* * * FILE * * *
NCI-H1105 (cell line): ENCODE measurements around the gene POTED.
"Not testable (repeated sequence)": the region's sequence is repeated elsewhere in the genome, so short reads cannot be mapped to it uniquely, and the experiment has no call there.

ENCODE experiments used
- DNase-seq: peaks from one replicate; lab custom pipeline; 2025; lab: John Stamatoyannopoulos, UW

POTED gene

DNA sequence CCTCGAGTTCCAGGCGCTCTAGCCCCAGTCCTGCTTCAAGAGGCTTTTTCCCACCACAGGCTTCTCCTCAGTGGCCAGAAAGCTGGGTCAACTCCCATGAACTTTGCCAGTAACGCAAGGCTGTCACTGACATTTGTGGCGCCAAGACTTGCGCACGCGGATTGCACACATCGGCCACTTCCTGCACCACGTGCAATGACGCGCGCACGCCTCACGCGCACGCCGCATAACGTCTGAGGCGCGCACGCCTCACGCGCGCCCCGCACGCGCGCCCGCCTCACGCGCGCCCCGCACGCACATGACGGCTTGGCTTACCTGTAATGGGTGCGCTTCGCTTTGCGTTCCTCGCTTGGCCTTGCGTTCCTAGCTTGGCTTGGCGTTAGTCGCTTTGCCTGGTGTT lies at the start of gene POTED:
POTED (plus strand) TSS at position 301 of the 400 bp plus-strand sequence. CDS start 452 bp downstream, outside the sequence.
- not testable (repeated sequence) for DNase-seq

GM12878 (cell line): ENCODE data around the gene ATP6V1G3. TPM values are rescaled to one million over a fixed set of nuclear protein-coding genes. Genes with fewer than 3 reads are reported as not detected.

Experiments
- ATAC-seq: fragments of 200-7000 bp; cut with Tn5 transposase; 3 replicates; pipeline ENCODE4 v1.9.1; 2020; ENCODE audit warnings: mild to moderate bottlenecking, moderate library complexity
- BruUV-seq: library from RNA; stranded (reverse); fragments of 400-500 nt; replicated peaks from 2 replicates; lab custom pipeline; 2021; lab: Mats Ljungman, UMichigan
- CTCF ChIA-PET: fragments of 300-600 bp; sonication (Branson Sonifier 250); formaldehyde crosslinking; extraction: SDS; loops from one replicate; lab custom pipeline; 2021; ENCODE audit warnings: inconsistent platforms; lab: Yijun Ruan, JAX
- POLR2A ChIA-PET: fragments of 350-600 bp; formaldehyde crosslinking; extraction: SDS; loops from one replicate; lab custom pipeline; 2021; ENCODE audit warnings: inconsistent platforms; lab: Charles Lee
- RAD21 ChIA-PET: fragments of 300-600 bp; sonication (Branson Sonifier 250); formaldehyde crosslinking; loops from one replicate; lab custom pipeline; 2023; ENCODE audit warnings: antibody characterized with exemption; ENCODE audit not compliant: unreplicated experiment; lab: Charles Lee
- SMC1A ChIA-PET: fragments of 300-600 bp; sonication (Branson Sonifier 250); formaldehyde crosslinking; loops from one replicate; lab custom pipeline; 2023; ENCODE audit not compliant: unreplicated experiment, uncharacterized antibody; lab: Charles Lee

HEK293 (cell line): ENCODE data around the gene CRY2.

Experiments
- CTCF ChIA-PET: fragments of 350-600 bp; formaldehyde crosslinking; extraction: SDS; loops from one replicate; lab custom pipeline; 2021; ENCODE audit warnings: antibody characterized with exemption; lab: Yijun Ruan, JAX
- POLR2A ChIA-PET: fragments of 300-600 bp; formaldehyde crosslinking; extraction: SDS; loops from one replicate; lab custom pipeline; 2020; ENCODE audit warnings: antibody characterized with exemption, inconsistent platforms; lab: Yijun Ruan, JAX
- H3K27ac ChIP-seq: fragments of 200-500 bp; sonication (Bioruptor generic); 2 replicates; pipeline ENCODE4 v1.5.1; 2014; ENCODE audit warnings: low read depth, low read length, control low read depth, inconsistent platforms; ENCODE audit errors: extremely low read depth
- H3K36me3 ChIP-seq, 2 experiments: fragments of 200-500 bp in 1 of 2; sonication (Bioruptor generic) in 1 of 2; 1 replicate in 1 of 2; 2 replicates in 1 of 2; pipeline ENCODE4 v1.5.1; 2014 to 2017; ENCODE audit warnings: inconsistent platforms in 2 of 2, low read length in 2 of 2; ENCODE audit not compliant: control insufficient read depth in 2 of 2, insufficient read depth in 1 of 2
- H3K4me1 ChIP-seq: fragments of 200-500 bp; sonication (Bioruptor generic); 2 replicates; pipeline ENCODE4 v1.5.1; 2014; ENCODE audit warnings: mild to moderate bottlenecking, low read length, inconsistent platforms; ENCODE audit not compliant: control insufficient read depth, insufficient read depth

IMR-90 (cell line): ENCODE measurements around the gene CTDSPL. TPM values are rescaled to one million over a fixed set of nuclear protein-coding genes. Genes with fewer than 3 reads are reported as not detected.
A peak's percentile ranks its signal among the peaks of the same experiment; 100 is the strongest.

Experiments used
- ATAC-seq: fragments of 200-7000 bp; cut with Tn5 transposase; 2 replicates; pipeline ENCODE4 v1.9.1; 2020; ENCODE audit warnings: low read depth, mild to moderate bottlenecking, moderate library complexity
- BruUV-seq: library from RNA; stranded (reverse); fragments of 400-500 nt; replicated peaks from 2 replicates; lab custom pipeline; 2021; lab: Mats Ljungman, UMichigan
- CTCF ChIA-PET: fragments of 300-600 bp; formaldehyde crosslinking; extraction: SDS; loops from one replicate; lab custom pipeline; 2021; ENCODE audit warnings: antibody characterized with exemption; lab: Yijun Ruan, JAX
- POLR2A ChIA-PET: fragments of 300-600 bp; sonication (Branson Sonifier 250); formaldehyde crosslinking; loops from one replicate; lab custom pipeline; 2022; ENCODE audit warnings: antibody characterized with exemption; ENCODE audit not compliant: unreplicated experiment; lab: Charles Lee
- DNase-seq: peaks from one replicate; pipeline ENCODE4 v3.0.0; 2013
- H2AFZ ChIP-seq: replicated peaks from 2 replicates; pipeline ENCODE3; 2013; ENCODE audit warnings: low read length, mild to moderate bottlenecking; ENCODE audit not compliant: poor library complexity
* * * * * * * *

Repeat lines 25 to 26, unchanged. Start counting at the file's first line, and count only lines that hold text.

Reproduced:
A peak's percentile ranks its signal among the peaks of the same experiment; 100 is the strongest.

Experiments used